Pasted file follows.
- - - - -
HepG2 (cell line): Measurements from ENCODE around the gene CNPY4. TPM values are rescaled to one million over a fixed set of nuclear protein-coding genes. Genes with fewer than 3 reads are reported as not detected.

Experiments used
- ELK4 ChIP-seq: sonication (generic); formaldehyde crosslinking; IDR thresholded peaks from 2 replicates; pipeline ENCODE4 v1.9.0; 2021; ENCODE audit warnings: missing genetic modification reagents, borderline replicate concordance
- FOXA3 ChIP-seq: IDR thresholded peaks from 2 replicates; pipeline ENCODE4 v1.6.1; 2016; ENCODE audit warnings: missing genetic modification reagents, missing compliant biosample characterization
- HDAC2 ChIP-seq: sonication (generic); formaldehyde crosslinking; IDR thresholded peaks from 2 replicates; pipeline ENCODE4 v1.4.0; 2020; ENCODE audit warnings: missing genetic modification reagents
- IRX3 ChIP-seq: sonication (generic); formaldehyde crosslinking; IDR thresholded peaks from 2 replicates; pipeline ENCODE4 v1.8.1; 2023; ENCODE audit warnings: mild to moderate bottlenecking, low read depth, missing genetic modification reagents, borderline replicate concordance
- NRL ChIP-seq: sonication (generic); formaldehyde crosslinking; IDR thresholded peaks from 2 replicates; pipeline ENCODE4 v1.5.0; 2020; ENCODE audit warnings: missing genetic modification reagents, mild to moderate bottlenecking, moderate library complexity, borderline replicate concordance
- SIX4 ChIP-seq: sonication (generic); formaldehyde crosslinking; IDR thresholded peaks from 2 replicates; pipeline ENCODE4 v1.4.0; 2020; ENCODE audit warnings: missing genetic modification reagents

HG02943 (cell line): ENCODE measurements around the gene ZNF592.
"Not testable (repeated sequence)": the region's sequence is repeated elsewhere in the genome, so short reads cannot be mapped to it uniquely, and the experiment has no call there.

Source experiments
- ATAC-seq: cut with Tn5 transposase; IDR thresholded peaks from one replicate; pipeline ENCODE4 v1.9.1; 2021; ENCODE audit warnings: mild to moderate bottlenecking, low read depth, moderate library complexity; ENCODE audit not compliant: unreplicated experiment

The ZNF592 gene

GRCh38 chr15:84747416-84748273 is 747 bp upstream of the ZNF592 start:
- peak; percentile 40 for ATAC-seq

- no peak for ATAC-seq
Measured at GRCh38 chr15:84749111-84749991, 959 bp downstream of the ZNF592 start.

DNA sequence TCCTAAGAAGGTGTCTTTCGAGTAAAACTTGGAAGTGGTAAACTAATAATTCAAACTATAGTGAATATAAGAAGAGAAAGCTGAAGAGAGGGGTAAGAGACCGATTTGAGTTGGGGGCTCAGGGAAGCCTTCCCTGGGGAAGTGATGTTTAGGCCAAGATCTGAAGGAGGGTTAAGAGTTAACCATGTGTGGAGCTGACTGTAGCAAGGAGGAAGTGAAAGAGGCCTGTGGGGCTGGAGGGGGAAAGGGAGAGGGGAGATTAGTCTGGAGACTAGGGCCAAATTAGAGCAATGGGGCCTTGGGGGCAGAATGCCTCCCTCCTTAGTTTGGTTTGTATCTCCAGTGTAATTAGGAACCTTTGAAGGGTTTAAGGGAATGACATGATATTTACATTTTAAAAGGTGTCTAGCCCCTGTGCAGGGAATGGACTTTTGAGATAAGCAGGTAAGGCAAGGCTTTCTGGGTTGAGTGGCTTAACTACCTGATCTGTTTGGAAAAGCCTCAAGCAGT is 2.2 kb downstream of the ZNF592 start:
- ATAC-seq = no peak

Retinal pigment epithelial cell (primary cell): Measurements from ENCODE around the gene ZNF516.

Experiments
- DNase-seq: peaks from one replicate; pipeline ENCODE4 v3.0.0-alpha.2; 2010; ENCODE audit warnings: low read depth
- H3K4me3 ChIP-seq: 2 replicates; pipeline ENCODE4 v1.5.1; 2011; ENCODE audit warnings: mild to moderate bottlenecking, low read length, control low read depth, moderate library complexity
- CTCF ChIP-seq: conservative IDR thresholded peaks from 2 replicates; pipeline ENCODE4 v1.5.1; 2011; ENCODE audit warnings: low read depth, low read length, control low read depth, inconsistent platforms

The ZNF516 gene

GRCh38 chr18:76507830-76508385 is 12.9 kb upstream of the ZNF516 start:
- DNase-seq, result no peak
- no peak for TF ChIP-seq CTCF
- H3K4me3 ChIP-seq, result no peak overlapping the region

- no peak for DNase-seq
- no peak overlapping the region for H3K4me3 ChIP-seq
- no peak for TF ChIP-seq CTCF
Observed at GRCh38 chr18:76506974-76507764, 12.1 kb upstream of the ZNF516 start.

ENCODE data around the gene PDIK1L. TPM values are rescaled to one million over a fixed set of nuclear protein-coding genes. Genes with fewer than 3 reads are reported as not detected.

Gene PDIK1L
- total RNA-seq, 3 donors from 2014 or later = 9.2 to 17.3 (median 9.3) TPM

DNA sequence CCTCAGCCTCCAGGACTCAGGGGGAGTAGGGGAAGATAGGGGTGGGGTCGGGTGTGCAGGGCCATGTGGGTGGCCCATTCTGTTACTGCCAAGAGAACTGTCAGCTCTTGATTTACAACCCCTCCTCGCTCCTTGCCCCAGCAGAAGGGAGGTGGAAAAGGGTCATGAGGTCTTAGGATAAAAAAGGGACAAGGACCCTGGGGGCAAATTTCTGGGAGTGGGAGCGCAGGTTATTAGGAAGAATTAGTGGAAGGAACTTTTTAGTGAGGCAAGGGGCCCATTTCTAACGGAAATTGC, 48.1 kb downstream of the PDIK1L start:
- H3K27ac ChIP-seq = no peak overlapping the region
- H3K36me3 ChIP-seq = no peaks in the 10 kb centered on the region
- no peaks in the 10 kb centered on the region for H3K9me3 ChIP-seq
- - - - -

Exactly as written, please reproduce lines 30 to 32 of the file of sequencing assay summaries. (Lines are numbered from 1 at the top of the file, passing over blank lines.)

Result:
- no peak for DNase-seq
- no peak overlapping the region for H3K4me3 ChIP-seq
- no peak for TF ChIP-seq CTCF